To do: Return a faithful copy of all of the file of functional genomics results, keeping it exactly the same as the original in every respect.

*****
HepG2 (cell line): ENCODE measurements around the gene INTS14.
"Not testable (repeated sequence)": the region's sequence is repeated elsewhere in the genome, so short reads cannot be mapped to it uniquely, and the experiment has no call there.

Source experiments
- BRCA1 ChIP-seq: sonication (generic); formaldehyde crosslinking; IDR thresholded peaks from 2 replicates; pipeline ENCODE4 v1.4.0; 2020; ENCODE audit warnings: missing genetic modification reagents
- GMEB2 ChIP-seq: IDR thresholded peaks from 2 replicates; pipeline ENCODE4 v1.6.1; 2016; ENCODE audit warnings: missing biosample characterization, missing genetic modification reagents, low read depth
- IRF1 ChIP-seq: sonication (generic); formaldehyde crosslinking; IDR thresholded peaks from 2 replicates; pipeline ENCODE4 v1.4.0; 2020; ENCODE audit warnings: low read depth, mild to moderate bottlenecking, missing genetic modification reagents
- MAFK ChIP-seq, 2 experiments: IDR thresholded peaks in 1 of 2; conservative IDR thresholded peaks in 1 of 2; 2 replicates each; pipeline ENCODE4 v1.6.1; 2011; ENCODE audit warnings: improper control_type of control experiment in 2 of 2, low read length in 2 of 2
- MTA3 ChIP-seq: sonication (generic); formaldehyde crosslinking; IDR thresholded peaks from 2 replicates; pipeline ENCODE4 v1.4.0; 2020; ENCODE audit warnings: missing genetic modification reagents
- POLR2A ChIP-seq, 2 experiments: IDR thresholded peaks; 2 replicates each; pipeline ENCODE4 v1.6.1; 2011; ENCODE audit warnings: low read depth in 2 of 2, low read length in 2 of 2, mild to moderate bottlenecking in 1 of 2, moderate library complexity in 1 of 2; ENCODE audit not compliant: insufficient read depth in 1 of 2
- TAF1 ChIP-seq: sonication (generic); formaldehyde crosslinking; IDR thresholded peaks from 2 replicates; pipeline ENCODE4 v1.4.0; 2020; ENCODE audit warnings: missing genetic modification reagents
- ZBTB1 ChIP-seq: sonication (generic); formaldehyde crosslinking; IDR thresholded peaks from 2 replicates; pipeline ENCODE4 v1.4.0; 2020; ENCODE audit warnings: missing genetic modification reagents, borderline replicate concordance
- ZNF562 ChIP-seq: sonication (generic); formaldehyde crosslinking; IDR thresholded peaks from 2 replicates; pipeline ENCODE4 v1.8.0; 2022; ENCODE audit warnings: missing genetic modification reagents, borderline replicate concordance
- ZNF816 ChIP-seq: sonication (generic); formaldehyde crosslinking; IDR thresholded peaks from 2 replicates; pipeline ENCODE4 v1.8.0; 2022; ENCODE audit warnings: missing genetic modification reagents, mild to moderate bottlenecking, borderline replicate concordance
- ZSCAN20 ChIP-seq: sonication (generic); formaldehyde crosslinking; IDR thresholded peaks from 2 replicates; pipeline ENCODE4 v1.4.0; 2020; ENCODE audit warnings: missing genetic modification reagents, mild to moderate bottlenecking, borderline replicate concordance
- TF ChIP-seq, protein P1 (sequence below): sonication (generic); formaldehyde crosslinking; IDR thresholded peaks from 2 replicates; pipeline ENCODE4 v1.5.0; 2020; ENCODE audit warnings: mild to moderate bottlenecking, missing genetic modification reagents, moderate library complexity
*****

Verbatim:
HepG2 (cell line): ENCODE measurements around the gene INTS14.
"Not testable (repeated sequence)": the region's sequence is repeated elsewhere in the genome, so short reads cannot be mapped to it uniquely, and the experiment has no call there.

Source experiments
- BRCA1 ChIP-seq: sonication (generic); formaldehyde crosslinking; IDR thresholded peaks from 2 replicates; pipeline ENCODE4 v1.4.0; 2020; ENCODE audit warnings: missing genetic modification reagents
- GMEB2 ChIP-seq: IDR thresholded peaks from 2 replicates; pipeline ENCODE4 v1.6.1; 2016; ENCODE audit warnings: missing biosample characterization, missing genetic modification reagents, low read depth
- IRF1 ChIP-seq: sonication (generic); formaldehyde crosslinking; IDR thresholded peaks from 2 replicates; pipeline ENCODE4 v1.4.0; 2020; ENCODE audit warnings: low read depth, mild to moderate bottlenecking, missing genetic modification reagents
- MAFK ChIP-seq, 2 experiments: IDR thresholded peaks in 1 of 2; conservative IDR thresholded peaks in 1 of 2; 2 replicates each; pipeline ENCODE4 v1.6.1; 2011; ENCODE audit warnings: improper control_type of control experiment in 2 of 2, low read length in 2 of 2
- MTA3 ChIP-seq: sonication (generic); formaldehyde crosslinking; IDR thresholded peaks from 2 replicates; pipeline ENCODE4 v1.4.0; 2020; ENCODE audit warnings: missing genetic modification reagents
- POLR2A ChIP-seq, 2 experiments: IDR thresholded peaks; 2 replicates each; pipeline ENCODE4 v1.6.1; 2011; ENCODE audit warnings: low read depth in 2 of 2, low read length in 2 of 2, mild to moderate bottlenecking in 1 of 2, moderate library complexity in 1 of 2; ENCODE audit not compliant: insufficient read depth in 1 of 2
- TAF1 ChIP-seq: sonication (generic); formaldehyde crosslinking; IDR thresholded peaks from 2 replicates; pipeline ENCODE4 v1.4.0; 2020; ENCODE audit warnings: missing genetic modification reagents
- ZBTB1 ChIP-seq: sonication (generic); formaldehyde crosslinking; IDR thresholded peaks from 2 replicates; pipeline ENCODE4 v1.4.0; 2020; ENCODE audit warnings: missing genetic modification reagents, borderline replicate concordance
- ZNF562 ChIP-seq: sonication (generic); formaldehyde crosslinking; IDR thresholded peaks from 2 replicates; pipeline ENCODE4 v1.8.0; 2022; ENCODE audit warnings: missing genetic modification reagents, borderline replicate concordance
- ZNF816 ChIP-seq: sonication (generic); formaldehyde crosslinking; IDR thresholded peaks from 2 replicates; pipeline ENCODE4 v1.8.0; 2022; ENCODE audit warnings: missing genetic modification reagents, mild to moderate bottlenecking, borderline replicate concordance
- ZSCAN20 ChIP-seq: sonication (generic); formaldehyde crosslinking; IDR thresholded peaks from 2 replicates; pipeline ENCODE4 v1.4.0; 2020; ENCODE audit warnings: missing genetic modification reagents, mild to moderate bottlenecking, borderline replicate concordance
- TF ChIP-seq, protein P1 (sequence below): sonication (generic); formaldehyde crosslinking; IDR thresholded peaks from 2 replicates; pipeline ENCODE4 v1.5.0; 2020; ENCODE audit warnings: mild to moderate bottlenecking, missing genetic modification reagents, moderate library complexity